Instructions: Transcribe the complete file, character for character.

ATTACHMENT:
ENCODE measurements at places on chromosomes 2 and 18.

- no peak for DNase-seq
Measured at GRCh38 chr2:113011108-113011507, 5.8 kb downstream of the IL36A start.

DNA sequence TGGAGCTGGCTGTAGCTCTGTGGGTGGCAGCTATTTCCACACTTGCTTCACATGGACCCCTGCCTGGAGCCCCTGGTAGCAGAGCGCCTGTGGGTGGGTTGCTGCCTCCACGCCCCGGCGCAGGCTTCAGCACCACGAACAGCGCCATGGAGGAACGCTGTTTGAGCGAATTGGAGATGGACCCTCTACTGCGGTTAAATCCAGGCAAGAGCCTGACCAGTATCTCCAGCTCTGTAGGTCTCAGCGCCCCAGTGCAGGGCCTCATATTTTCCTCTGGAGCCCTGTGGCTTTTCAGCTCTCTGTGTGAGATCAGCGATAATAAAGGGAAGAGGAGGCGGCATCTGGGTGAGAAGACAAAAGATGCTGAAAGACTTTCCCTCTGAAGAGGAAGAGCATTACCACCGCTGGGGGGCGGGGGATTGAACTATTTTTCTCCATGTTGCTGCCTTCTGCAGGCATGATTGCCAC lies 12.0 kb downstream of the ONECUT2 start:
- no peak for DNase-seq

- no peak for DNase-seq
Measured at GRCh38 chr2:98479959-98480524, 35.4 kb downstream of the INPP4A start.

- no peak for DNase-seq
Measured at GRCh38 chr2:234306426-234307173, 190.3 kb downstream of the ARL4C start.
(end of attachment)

ENCODE measurements at places on chromosomes 2 and 18.

- no peak for DNase-seq
Measured at GRCh38 chr2:113011108-113011507, 5.8 kb downstream of the IL36A start.

DNA sequence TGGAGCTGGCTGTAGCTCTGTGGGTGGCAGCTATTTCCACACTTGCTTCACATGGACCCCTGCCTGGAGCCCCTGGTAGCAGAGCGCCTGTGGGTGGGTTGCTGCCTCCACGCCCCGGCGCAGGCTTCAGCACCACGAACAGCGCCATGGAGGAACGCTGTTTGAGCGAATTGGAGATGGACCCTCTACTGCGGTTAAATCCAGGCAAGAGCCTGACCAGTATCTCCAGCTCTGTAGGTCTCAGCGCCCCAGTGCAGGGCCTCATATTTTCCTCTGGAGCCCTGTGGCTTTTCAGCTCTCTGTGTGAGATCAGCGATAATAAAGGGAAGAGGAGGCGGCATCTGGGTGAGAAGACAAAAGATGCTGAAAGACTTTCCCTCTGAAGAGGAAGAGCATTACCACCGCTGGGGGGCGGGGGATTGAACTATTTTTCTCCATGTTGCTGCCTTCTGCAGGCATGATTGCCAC lies 12.0 kb downstream of the ONECUT2 start:
- no peak for DNase-seq

- no peak for DNase-seq
Measured at GRCh38 chr2:98479959-98480524, 35.4 kb downstream of the INPP4A start.

- no peak for DNase-seq
Measured at GRCh38 chr2:234306426-234307173, 190.3 kb downstream of the ARL4C start.